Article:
Brian Rogers / The Chocolate Factory Theater


Preview Screening:
Museum of the Moving Image
as part of the Queens World Film Festival
March 17, 2018 at 10am

Screamers comprises two separate but related projects: a live performance and a feature film. Each work is meant to be experienced separately but shares certain concepts and materials.

The Movie

Screamers (the film) is a 70 minute feature film. A kind of conceptual ghost story, Screamers was conceived during a year-long residency at a former Catholic Church owned by the artist Dan Hurlin in Stuyvesant, NY – and was subsequently filmed over the course of two weeks in September 2015. Screamers can be screened in cinemas, film festivals, galleries and performance spaces; and will ultimately be available for streaming and purchase online.

Written and directed by Brian Rogers. Produced by Madeline Best. Edited by Brian Rogers. Director of photography: Jeff Larson. Production design: Sara C. Walsh. Lighting: Jon Harper. Sound recording: Stephen Bruckert. Sound Mixing and Mastering: Jim Dawson. Dramaturgy and Directorial Consultation: Madeline Best. Music by Brian Rogers. Assistant Production Design: Jessie Bonaventura. Production Assistants: Youree Choi, Ben Demarest, Jonathan Ginter, Kenneth Olguin, Nicole Simonson.

Starring: Andrew Dinwiddie, Jim Findlay, Daniel Fish, Vallejo Gantner, Keely Garfield, Jon Kinzel, Quinn Larson, Molly Lieber, Jay Wegman.

The Show

Screamers (the show) is an hour-long live audiovisual performance using many of the ideas and techniques developed in our previous works Hot Box and Selective Memory. Screamers (the show) is designed for contemporary cinemas, but can be easily adapted to other kinds of spaces. It begins in a hyper-spatialized sound environment (generated live using analog modular synthesizers) which is experienced in total darkness. As the performance unfolds, elements of light, shadow, real and imagined details of the space itself are gradually revealed. Through evolving patterns of repetition, and the complex layering of architectural details with high resolution video doppelgangers, Screamers (the show) becomes a meditation on (and distortion of) the space in which it happens, without human intervention. Inspired by Stanley Kubrick’s The Shining and its notion of “architecture as protagonist”, Screamers attempts to conjure the uncertainty, dread and horror contained within, behind and underneath the ordinary details of contemporary cinema spaces; and to capture, somehow, the ghosts lurking in the shadow of the screen – the illusory flicker of life within a lifeless medium.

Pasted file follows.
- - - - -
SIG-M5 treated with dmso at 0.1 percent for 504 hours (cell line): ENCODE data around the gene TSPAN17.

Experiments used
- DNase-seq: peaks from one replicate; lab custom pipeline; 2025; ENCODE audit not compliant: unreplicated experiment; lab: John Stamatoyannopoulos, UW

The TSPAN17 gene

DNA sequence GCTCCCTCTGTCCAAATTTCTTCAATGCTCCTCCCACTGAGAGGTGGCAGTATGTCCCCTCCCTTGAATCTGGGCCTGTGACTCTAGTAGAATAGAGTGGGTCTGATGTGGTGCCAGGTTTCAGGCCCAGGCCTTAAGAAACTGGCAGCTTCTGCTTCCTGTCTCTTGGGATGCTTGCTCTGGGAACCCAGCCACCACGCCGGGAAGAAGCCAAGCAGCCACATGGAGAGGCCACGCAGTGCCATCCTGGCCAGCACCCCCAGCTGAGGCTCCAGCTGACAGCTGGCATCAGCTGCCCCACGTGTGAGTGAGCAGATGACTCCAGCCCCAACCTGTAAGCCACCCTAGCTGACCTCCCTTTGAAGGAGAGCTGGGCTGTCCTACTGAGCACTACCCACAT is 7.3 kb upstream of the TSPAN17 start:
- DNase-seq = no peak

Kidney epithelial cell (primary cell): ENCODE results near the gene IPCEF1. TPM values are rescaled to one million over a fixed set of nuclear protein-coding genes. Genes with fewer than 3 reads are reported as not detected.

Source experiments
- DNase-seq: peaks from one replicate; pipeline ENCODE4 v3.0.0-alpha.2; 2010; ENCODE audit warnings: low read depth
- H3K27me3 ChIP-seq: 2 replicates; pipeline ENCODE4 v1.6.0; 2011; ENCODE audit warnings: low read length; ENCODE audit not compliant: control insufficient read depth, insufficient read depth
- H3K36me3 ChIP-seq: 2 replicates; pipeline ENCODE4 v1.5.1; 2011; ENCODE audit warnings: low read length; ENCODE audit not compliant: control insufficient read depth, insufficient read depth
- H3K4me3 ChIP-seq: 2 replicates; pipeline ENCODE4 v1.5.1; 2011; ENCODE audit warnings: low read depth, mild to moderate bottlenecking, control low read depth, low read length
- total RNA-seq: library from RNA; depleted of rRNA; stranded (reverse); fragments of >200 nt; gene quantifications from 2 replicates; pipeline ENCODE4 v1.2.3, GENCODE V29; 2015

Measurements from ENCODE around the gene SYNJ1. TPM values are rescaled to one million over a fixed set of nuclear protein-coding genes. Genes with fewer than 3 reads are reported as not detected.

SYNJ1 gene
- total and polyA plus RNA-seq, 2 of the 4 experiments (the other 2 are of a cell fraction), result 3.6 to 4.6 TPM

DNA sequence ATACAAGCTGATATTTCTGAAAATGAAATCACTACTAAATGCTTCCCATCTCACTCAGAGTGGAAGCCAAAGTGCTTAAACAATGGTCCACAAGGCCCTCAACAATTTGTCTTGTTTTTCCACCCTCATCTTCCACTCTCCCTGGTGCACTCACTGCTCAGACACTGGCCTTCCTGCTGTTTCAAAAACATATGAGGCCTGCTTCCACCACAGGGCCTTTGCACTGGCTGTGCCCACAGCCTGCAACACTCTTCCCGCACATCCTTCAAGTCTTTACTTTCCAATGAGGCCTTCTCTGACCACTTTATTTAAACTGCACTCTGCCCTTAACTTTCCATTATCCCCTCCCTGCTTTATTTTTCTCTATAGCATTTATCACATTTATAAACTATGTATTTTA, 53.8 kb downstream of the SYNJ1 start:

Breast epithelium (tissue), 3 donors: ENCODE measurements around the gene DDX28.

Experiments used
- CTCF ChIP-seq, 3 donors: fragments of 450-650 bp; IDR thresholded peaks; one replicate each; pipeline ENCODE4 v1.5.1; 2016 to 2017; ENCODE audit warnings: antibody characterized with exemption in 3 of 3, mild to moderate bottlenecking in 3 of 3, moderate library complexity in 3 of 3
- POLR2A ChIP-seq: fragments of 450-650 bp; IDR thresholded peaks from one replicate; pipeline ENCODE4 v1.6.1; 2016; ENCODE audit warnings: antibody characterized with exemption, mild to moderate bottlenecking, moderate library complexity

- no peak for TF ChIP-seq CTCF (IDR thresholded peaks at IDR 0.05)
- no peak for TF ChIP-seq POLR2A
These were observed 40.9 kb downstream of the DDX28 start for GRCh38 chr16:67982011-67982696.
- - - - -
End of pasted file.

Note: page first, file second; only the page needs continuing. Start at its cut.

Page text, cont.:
Screamers is algorithmically sequenced (its structure is semi-random) and utilizes 3-dimensional renderings (captured using modified Kinect equipment) and extensive video footage of the details of each space. These materials (which can be assembled within 1-2 full days of access to the space) are then projection mapped onto the space itself, creating a kind of uncanny simulacrum that, through modulation and repetition, gradually reveals new understandings of the space and the place of the spectator within that space – disturbing the meaning of objects and details that are normally taken for granted.

The music of Screamers (the show) is created using analogue modular synthesizers and is directly inspired by the Wendy Carlos soundtrack for The Shining. Each performance of Screamers (the show) generates an algorithmic score which is then spacialized to suit the details and conditions of each performance space, making particular use of the complex multi-channel sound systems (Dolby or equivalent) that are ubiquitous features of the modern cineplex.

Created by Madeline Best (Director of Photography / Dramaturg), Jon Harper (Lighting Design), Brad Kisicki (Scenic Design), Brian Rogers (Concept / Direction / Music) and Mike Rugnetta (Technology Design). Developed during residencies at The Atlas Institute at the University of Colorado, Yaddo, Bennington College and Mount Tremper Arts.

Upcoming Dates

March 17, 2018 – Preview Screening of Screamers (the film) at The Museum of the Moving Image as part of the Queens World Film Festival